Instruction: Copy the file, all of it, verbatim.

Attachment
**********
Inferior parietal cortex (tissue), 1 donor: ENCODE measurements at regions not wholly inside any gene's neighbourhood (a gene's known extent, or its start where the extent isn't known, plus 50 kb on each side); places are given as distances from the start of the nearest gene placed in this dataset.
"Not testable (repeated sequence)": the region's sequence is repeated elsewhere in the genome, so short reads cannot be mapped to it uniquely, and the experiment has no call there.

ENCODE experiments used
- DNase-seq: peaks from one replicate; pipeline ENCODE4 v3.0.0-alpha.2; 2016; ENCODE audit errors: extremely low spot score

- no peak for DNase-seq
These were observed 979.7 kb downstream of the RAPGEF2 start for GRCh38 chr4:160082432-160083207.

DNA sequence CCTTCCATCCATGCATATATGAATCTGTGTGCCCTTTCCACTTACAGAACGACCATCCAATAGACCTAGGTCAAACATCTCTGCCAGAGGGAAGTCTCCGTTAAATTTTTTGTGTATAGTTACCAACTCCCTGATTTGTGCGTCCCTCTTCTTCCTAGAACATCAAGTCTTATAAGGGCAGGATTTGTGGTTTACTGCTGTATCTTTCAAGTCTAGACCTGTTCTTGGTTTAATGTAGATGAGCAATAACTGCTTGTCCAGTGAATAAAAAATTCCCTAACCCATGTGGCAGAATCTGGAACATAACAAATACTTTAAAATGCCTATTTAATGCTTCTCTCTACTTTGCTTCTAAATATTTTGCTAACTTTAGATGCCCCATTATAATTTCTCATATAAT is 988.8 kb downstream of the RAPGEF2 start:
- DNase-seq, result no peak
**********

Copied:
Inferior parietal cortex (tissue), 1 donor: ENCODE measurements at regions not wholly inside any gene's neighbourhood (a gene's known extent, or its start where the extent isn't known, plus 50 kb on each side); places are given as distances from the start of the nearest gene placed in this dataset.
"Not testable (repeated sequence)": the region's sequence is repeated elsewhere in the genome, so short reads cannot be mapped to it uniquely, and the experiment has no call there.

ENCODE experiments used
- DNase-seq: peaks from one replicate; pipeline ENCODE4 v3.0.0-alpha.2; 2016; ENCODE audit errors: extremely low spot score

- no peak for DNase-seq
These were observed 979.7 kb downstream of the RAPGEF2 start for GRCh38 chr4:160082432-160083207.

DNA sequence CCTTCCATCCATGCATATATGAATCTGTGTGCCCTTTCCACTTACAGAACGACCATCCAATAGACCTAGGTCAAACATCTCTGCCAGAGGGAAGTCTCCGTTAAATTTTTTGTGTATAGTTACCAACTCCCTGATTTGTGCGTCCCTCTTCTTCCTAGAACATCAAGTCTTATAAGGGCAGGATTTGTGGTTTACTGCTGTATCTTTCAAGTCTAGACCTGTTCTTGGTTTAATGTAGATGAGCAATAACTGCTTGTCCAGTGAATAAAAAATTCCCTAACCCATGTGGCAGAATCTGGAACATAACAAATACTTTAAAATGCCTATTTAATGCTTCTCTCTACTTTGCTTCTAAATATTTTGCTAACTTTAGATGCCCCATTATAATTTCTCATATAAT is 988.8 kb downstream of the RAPGEF2 start:
- DNase-seq, result no peak